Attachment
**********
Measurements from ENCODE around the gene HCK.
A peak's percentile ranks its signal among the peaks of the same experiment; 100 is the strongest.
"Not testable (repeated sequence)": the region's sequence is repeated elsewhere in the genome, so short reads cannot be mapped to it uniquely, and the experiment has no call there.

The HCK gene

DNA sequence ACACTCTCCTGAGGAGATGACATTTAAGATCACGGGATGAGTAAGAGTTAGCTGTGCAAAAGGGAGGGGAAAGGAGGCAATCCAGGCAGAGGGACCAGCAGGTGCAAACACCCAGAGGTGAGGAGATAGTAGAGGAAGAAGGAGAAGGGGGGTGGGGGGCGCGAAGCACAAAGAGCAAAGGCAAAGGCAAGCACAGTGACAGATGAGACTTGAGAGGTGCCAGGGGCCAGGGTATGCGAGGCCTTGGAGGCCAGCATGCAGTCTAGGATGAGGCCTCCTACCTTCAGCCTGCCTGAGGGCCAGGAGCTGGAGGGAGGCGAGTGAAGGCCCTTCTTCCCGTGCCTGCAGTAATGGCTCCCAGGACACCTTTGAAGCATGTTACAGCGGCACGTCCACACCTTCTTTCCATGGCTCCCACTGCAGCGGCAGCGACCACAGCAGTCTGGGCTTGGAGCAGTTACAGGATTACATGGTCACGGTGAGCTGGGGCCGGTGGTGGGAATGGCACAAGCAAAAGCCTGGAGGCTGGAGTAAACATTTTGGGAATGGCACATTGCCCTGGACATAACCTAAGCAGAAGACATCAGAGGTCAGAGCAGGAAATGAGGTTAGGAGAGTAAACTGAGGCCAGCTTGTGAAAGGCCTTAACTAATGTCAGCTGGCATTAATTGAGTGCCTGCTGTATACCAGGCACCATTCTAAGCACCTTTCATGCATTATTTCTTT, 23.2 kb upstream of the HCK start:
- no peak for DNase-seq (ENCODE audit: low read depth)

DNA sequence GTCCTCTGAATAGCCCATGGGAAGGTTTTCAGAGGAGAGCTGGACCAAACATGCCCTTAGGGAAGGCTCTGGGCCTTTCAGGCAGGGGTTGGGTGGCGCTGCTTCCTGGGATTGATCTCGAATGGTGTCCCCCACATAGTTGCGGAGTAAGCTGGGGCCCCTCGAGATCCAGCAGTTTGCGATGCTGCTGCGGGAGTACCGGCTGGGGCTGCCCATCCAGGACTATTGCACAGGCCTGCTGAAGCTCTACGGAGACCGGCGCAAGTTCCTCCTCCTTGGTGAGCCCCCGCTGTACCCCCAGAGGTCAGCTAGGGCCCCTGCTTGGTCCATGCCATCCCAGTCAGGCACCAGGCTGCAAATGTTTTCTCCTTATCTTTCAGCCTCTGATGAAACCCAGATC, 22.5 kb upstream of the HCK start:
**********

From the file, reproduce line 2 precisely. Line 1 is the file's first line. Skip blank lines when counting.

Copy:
A peak's percentile ranks its signal among the peaks of the same experiment; 100 is the strongest.